From here he moved to the bass in order to join the Jeff Beck Group along with Rod Stewart, who he had already become friends with. This band toured America several times and was managed by Peter Grant. Ronnie includes an extremely bizarre anecdote in which he claims that Peter put together the “New Yardbirds” (later Led Zeppelin) and asked him to play guitar! Of course, in everyone else’s reality Page put together the band and this is so well known that it seems odd that the editor let Woody leave this story in the book.

I thought that he was skipping his time with the Creation, but it turns out that he only played guitar with them for one tour while he was out of Beck’s group for a short time. I always assumed that the Jeff Beck Group was much later than the Creation, but so many of these bands overlapped times and styles that it is hard to keep track.

Of course, from there he formed the legendary Faces with Rod and the remaining Small Faces (after Steve Marriott left the band to form Humble Pie) and eventually joined the Rolling Stones.
I’m more interested in his early days, but by now he has spent probably 3 times longer in the Stones than in all of the other bands combined, which is why so much of the book concentrates on the more recent times.

Funnily enough, his chronicle becomes less interesting after he joins the Stones. Sure, he has money problems (mostly due to bad decisions), housing problems, drug and alcohol problems, and a concurrent art career, but none of this is told quite as compellingly as his youthful days.

Still, Ronnie seems charming and likable and this is a casual, fun read telling us his life story to date. Definitely recommended for lovers of 60's and 70's r'n'r.

Tuesday, November 18, 2008

Jeff Beck Group – Beck-ola

Although this album was recorded as the group was on the verge of breaking up (with vocalist Rod Stewart and bassist Ron Wood plotting their defection to the remnants of the Small Faces, who will shorten their name to the Faces and go on to 70’s r’n’r glory), the band still plays with incredible tightness and continues to define late 60’s/early 70’s heavy blues rock, with an emphasis on “heavy”!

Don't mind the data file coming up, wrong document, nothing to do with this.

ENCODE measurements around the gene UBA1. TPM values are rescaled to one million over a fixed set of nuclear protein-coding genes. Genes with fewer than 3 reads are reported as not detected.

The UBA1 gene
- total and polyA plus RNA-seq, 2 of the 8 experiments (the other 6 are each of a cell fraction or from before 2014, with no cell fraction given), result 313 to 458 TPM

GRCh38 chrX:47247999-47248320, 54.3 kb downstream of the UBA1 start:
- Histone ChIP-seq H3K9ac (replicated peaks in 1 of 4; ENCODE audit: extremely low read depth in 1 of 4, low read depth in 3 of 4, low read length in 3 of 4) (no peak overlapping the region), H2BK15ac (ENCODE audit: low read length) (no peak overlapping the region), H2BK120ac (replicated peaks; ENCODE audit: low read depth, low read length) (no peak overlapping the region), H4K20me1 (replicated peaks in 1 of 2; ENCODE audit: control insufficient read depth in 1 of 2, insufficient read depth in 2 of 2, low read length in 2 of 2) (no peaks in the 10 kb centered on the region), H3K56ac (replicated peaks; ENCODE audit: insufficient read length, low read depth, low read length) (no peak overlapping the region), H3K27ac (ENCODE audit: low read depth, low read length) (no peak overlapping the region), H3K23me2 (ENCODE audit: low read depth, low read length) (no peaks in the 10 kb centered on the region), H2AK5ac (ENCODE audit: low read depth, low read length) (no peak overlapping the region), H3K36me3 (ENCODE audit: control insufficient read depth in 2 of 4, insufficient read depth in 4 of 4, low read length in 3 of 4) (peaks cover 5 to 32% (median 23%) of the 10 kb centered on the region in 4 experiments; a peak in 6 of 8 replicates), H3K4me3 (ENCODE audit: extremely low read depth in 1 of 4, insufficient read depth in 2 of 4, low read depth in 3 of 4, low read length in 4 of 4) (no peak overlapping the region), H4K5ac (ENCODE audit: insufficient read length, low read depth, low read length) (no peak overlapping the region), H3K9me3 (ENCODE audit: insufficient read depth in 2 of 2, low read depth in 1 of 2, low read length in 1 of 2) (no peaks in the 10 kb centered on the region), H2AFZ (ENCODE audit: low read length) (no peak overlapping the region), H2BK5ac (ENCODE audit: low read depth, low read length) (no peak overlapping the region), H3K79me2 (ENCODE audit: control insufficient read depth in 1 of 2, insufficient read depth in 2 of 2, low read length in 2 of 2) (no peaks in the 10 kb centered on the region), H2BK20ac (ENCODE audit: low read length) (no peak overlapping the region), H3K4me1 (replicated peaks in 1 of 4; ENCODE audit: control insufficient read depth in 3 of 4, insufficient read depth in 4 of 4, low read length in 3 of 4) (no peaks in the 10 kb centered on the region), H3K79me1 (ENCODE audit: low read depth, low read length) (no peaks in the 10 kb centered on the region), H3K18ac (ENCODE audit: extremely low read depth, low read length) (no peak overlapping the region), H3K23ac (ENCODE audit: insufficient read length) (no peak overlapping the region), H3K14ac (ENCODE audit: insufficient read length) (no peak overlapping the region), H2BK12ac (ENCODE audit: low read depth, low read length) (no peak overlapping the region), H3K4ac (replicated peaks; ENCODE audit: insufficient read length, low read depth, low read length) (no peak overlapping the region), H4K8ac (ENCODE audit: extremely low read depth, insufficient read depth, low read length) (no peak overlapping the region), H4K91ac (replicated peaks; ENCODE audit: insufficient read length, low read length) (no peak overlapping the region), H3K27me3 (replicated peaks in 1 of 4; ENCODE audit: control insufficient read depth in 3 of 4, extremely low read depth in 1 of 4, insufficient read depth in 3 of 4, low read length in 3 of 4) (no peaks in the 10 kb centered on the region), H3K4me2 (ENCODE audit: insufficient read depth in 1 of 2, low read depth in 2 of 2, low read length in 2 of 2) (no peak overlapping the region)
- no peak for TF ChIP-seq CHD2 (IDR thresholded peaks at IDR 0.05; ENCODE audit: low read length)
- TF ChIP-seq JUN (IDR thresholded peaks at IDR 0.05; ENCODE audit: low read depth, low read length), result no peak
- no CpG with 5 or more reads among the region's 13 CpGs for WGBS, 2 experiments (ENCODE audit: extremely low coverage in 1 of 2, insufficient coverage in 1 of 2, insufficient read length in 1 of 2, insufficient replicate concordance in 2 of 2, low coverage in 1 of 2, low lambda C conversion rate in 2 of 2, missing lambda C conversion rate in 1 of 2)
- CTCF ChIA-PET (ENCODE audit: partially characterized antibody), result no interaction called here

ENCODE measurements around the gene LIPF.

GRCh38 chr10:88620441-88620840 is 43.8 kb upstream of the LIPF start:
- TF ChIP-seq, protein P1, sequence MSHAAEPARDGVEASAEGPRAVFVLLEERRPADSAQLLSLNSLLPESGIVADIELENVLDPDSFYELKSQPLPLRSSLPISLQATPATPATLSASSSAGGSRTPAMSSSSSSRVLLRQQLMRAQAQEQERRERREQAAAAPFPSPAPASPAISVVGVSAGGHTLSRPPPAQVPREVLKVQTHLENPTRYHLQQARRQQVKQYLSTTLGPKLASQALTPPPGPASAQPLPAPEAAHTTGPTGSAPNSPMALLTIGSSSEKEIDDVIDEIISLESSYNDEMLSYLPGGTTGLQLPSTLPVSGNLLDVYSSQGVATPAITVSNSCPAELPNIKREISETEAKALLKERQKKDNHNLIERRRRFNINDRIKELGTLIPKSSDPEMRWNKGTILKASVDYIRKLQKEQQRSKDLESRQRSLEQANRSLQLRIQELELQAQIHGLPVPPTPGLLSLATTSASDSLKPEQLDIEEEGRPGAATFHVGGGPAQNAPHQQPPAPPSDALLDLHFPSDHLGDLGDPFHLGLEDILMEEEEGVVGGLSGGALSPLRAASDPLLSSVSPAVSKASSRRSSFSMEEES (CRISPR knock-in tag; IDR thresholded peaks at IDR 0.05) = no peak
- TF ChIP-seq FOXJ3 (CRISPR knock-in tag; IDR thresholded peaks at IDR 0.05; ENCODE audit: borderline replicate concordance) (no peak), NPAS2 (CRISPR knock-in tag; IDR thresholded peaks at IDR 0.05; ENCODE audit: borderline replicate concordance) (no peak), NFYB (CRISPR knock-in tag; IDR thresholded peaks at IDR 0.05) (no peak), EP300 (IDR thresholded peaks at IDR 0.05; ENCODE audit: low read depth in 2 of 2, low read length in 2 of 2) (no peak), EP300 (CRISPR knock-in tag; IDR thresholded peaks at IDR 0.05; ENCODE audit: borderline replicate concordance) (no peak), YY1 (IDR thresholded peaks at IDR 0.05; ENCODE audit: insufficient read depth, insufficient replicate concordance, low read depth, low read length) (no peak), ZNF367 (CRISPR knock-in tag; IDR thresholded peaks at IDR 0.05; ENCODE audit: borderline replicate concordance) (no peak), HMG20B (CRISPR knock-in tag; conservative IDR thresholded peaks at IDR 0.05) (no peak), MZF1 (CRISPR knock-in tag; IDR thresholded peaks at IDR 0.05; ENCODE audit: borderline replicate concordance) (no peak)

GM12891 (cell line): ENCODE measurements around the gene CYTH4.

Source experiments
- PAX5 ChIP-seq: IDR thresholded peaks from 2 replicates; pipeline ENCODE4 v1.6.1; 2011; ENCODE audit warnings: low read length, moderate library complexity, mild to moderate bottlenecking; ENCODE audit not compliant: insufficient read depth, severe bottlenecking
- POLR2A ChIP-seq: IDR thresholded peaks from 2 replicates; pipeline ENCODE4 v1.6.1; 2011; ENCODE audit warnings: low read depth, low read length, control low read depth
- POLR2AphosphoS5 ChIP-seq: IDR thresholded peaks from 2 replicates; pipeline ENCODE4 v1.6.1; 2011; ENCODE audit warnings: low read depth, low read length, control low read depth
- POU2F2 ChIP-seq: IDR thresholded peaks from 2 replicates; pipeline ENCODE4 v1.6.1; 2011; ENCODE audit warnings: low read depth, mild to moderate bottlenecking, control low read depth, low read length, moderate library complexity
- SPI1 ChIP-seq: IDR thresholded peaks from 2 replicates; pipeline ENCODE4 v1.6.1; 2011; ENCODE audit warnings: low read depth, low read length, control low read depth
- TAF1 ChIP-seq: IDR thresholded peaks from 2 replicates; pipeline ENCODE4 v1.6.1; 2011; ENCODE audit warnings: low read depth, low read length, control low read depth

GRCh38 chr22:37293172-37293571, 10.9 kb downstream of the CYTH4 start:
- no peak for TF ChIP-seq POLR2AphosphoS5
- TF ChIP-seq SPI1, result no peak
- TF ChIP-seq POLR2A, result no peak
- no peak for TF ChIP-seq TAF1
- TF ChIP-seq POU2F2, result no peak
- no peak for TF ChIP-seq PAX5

Adding drummer Tony Newman and (officially) keyboardist extraordinaire Nicky Hopkins (to make them stand out a little from the rest of the blues rock, guitar-centric bands at the time), the Jeff Beck Group demonstrates what this genre could really sound like in the right hands.

Opening with a manically heavy version of “All Shook Up”, Nicky shows that he is a full fledged member of the group, as the rhythm section work together better than ever and Rod’s voice is in fine form. Beck’s guitar is still the star, though – absolutely perfect tone and superbly creative playing. He doesn’t use any effects but still forms a wide variety of sounds from his Les Paul and Marshall. This record could be used as a textbook for guitar techniques!

As Beck says repeatedly in the liner notes, the band was going for “heavy” and that is what they achieve in “Spanish Boots”. Newman does his best Keith Moon impressions here as Beck pummels his guitar with power chords and then moves to absolutely subtle licks. Then, almost out of nowhere, Wood seems to force a bass solo into the song before the whole thing fades out!

“Girl From Mill Valley” is a divergence from their formula and is actually a pretty piano ballad written by Hopkins. But they return as forceful as ever with their rendition of “Jailhouse Rock” – even Wood’s bass is kicked into overdrive. I do wish that they had more interesting material to work with, but Beck continues to astound me with his playing! Even Hopkins gets a high-energy solo here! The instrumental segments are phenomenal as they pump it up more and more until they just have to fade out.

The original “Plynth” is more great heaviness and a groovy song with wacky breaks played with real precision. This band knew how to play together, even if it was on its last legs! Newman slams his cymbals mercilessly in “The Hangman’s Knee” as the band forms another blues rocker with still more Beck guitar pyrotechnics.

Opening with a riff that Hendrix dug enough to cop for “In From the Storm”, “Rice Pudding” continues to showcase Beck’s immense talents as the band jams through different changes. After several minutes of crazed pounding, the band mellows out and Hopkins creates a nice backdrop for Jeff who lets his slide sing over the top. They return to the rough’n’ready riffing to end out the tune.